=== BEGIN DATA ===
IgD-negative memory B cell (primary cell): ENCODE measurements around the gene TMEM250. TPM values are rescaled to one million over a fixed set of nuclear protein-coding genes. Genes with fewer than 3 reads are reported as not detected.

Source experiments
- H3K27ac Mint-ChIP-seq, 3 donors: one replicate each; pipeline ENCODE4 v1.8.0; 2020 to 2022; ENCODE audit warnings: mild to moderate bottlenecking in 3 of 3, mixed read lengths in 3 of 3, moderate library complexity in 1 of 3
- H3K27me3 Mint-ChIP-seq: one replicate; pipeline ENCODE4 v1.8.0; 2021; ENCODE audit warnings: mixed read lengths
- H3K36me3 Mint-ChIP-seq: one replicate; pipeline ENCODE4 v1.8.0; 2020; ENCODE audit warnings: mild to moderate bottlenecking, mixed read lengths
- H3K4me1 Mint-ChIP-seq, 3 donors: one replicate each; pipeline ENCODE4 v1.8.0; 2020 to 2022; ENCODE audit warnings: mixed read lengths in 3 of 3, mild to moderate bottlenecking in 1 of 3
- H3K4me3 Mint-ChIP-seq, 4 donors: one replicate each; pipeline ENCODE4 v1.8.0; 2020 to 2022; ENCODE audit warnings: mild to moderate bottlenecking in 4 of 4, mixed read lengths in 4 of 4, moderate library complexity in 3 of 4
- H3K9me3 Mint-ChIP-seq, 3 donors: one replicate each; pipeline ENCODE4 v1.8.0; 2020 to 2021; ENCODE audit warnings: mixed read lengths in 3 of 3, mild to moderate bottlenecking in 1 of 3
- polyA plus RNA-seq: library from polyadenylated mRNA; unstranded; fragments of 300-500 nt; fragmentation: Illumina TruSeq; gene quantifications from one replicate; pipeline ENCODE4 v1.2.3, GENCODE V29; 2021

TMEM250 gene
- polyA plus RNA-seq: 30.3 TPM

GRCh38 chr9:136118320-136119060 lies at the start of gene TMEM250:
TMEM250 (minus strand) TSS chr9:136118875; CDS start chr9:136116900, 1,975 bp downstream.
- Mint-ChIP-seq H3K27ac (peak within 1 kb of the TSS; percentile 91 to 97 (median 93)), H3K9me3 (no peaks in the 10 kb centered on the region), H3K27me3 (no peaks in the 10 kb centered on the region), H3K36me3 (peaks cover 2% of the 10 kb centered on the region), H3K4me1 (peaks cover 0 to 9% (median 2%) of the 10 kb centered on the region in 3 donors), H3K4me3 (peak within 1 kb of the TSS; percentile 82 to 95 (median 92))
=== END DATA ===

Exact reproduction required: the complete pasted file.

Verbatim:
IgD-negative memory B cell (primary cell): ENCODE measurements around the gene TMEM250. TPM values are rescaled to one million over a fixed set of nuclear protein-coding genes. Genes with fewer than 3 reads are reported as not detected.

Source experiments
- H3K27ac Mint-ChIP-seq, 3 donors: one replicate each; pipeline ENCODE4 v1.8.0; 2020 to 2022; ENCODE audit warnings: mild to moderate bottlenecking in 3 of 3, mixed read lengths in 3 of 3, moderate library complexity in 1 of 3
- H3K27me3 Mint-ChIP-seq: one replicate; pipeline ENCODE4 v1.8.0; 2021; ENCODE audit warnings: mixed read lengths
- H3K36me3 Mint-ChIP-seq: one replicate; pipeline ENCODE4 v1.8.0; 2020; ENCODE audit warnings: mild to moderate bottlenecking, mixed read lengths
- H3K4me1 Mint-ChIP-seq, 3 donors: one replicate each; pipeline ENCODE4 v1.8.0; 2020 to 2022; ENCODE audit warnings: mixed read lengths in 3 of 3, mild to moderate bottlenecking in 1 of 3
- H3K4me3 Mint-ChIP-seq, 4 donors: one replicate each; pipeline ENCODE4 v1.8.0; 2020 to 2022; ENCODE audit warnings: mild to moderate bottlenecking in 4 of 4, mixed read lengths in 4 of 4, moderate library complexity in 3 of 4
- H3K9me3 Mint-ChIP-seq, 3 donors: one replicate each; pipeline ENCODE4 v1.8.0; 2020 to 2021; ENCODE audit warnings: mixed read lengths in 3 of 3, mild to moderate bottlenecking in 1 of 3
- polyA plus RNA-seq: library from polyadenylated mRNA; unstranded; fragments of 300-500 nt; fragmentation: Illumina TruSeq; gene quantifications from one replicate; pipeline ENCODE4 v1.2.3, GENCODE V29; 2021

TMEM250 gene
- polyA plus RNA-seq: 30.3 TPM

GRCh38 chr9:136118320-136119060 lies at the start of gene TMEM250:
TMEM250 (minus strand) TSS chr9:136118875; CDS start chr9:136116900, 1,975 bp downstream.
- Mint-ChIP-seq H3K27ac (peak within 1 kb of the TSS; percentile 91 to 97 (median 93)), H3K9me3 (no peaks in the 10 kb centered on the region), H3K27me3 (no peaks in the 10 kb centered on the region), H3K36me3 (peaks cover 2% of the 10 kb centered on the region), H3K4me1 (peaks cover 0 to 9% (median 2%) of the 10 kb centered on the region in 3 donors), H3K4me3 (peak within 1 kb of the TSS; percentile 82 to 95 (median 92))